Window cleaning is an awesome occupation. You get to be in a new place every day, enjoying awesome views and unique locations. But the one thing that makes it not so fun is the weather.  Some places are more challenging than others, depending on your location. I live in Ohio, and the spring and summer months are amazing here, and great for window cleaning. Although it gets hot here it’s nothing compared to the heat in Florida, Texas, and Arizona. In my state, and in particular, my service area, on the shores of Lake Erie, the winters can be brutal making window cleaning at times an impossible task. Imagine cleaning windows in the winter in Wisconsin!?! 

Warm weather is every window cleaner’s dream. Who doesn’t love warm weather? The extreme heat, though, can ruin your day if you’re not prepared. Too much soap in your water can be a headache-causing it to flash on the glass. Wetting one window at a time and moving at a snails pace, so you’re confident the windows aren’t streaking from the heat. I tend to use a lighter mix for my solution in the heat. Changing my solution during this time of the year for me is a must, especially when I have to scour or scrape bug poo off windows. The heat just makes it more difficult.  Sweaty, sticky, and annoyed you begin rethinking this window cleaning gig. 

Some things I do to get prepared to clean in the heat, besides using a lighter mix for my solution, is adding less soap and less ammonia (yes, I use ammonia). I tend to make sure to use a stiffer rubber in the heat. I’ve found a stiffer rubber compound in the summer makes things a lot easier. Make sure to stay well hydrated. There’s nothing worse than being dehydrated while working in the heat. The issues you run into from the effects of dehydration can have a huge impact on your body. After repeated bouts of dehydration, I started passing kidney stones which, if you haven’t passed one, it’s definitely something you want to be sure to avoid. Some say the pain is close to giving birth naturally. I’m not sure what having a baby feels like but passing a stone is something I wouldn’t wish on my worst enemy! 

One thing I haven’t mentioned yet is the sun. Being protected from the sun is paramount. We all know overexposure to the sun can lead to certain types of cancer. I love a big straw hat in the summer. It’s like a shield against the sun’s evil laser-like rays. Sunscreen should also be in your toolbox, and some bug spray to prevent those bugs from nipping at your legs. And don’t forget your wasp and hornet spray. 

The cold. It’s always lurking around the corner in the northern states. There can be just as many, if not more, challenges cleaning glass in cold weather. Not only is it cold, which sucks all by itself, but you are limited in what you can do. It is also a little harder to secure work in the winter months in cold weather climates. Especially residential work. Over the years, I’ve only serviced residential customers a handful of times. So you either do as much work as possible while you can when the warm weather allows it and take the winter off, or you build yourself a nice storefront route that keeps you moving in the winter. I do the latter. I have route work that keeps me busy in the cold.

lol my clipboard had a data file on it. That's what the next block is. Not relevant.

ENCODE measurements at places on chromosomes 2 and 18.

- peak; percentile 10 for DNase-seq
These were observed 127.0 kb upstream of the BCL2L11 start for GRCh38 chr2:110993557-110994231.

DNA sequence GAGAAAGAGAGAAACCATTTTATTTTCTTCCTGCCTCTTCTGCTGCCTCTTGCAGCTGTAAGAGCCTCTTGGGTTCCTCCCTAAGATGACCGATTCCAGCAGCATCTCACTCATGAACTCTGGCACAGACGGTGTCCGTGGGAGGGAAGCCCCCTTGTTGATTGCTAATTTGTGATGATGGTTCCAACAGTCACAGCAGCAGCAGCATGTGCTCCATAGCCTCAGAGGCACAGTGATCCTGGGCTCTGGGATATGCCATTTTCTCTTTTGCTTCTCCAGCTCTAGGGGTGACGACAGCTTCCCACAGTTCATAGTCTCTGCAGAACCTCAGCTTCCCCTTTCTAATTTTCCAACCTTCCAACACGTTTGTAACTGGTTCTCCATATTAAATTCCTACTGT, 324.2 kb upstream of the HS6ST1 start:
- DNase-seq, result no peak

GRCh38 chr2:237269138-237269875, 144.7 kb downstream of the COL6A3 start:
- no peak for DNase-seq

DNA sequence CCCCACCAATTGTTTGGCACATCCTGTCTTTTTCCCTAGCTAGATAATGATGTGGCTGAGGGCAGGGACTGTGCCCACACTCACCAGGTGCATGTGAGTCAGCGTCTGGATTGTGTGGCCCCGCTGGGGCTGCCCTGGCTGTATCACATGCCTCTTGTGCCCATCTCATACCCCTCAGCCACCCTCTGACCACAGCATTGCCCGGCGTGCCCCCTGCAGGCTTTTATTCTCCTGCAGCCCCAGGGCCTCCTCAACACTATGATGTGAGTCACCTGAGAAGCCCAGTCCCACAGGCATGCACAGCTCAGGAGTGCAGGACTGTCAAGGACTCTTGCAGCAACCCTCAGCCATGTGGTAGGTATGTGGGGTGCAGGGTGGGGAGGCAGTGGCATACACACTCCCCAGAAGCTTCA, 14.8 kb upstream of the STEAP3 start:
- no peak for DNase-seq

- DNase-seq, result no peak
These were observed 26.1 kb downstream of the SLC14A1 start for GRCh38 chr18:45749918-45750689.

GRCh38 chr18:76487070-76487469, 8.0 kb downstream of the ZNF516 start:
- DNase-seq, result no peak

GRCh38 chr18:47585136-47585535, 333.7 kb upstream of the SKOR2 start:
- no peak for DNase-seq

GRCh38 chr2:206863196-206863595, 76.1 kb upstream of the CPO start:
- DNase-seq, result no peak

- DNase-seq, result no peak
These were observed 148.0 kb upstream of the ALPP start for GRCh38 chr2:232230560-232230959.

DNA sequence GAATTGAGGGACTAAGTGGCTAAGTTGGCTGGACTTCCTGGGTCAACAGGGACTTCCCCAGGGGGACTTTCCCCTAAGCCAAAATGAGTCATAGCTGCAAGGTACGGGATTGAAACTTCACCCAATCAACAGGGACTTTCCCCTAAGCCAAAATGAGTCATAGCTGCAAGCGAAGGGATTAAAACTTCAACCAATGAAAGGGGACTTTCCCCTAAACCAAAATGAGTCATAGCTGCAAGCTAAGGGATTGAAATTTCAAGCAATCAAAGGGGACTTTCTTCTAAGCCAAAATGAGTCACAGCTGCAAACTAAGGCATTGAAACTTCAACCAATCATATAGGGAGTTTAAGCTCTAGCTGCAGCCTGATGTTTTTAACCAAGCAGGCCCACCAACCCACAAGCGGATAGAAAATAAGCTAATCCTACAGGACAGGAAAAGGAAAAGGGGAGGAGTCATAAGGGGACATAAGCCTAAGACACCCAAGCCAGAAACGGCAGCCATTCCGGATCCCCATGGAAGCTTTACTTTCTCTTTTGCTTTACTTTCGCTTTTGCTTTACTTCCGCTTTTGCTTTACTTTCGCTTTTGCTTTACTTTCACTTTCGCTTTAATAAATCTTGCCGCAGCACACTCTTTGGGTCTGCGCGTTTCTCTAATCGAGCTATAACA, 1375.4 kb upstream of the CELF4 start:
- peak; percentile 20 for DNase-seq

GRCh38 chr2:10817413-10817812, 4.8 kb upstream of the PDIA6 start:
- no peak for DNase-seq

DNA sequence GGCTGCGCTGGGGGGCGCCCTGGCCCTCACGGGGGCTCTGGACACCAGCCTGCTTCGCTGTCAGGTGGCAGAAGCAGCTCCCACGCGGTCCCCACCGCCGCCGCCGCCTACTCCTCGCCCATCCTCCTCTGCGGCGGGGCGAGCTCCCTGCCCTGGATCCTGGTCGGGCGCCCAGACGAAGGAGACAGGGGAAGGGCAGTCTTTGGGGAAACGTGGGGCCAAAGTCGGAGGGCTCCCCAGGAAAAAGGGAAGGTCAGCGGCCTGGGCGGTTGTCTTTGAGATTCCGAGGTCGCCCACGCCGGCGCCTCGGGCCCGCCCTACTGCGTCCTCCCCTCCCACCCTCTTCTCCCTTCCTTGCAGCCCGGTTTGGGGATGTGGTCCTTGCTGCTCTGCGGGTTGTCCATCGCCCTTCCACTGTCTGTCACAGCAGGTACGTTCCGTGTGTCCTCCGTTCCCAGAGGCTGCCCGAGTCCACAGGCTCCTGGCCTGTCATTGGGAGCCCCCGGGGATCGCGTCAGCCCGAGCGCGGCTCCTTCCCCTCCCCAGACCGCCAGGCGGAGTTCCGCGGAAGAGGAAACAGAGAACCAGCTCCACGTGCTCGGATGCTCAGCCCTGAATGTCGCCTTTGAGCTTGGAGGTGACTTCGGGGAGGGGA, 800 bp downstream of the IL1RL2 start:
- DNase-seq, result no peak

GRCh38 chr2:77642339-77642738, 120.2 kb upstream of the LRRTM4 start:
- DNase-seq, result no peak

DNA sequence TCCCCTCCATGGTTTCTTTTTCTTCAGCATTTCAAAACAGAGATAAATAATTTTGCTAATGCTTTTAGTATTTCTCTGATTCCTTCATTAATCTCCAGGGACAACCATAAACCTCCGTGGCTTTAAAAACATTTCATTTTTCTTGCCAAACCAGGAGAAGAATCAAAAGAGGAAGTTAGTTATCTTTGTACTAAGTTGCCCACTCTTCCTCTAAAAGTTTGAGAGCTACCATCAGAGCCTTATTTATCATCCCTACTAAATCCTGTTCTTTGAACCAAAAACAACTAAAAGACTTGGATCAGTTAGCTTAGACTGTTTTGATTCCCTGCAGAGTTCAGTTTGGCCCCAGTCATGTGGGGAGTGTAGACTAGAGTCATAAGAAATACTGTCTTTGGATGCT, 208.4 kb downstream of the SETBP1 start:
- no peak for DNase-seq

Customers need their windows cleaned all year round, and that’s where the challenge begins. The cold temperatures create the problem of freezing, and with that comes the added expense of additives to keep your solution from freezing on the glass. Some people use straight methanol, while others, like me, use window washing fluid. I tend to do a 50/50 mix of straight water and window washing fluid for my exterior window cleaning in the winter. I’ve found that the methanol tends to break down faster, and there isn’t much you can do with it once it’s lost its potency.  Window washing fluid also has the other added benefit of keeping your vehicle windows clean. I usually buy it by the case, most often, six one-gallon jugs. I don’t buy the pricey stuff as I’ve found it doesn’t make it less apt to freezing. If you buy the higher-priced stuff because it “protects up to -30 degrees” as opposed to the regular blue fluid that is good up to -20, it doesn’t make much of a difference since you’re most likely going to be adding your favorite soap to it to help get the fingerprints off the glass and help with the glide. Once you’ve added that soap to the fluid, it’s more likely to freeze, so even in the winter, your soap use has to be carefully moderated. Too much soap will cause it to freeze quickly, especially on windy days. 

Just writing this has me second-guessing working in the upcoming cold! Dressing for the cold, however, is a lot easier than for hot weather. You can bust out the long johns, the hat, gloves, and winter boots and be good to go. I was given an awesome tip that I would like to share here from Luke the Window Cleaner. You know those cheap stretchy gloves you see at  Walmart and stores like it? Usually, they come in packs of two or three. These gloves aren’t very good at keeping your hands dry however, adding a pair of disposable surgical gloves over the top of them is quite nice in the cold, allowing you the mobility you used to without gloves but keeping you warm and dry at the same time. I’ve found that using heavier gloves cleaning windows can be a pain, and this has become a very good solution while still protecting me from the elements. Hopefully, anyone cleaning in the winter will also find that tip useful.  

The climates’ differences surely separate many of our experiences within the trade. We all have the common goal of making views better for our customers and providing a good income for ourselves, but the weather makes our experiences vastly different.

Hope everyone has had an amazing summer, and here’s to wishing you all a profitable fall!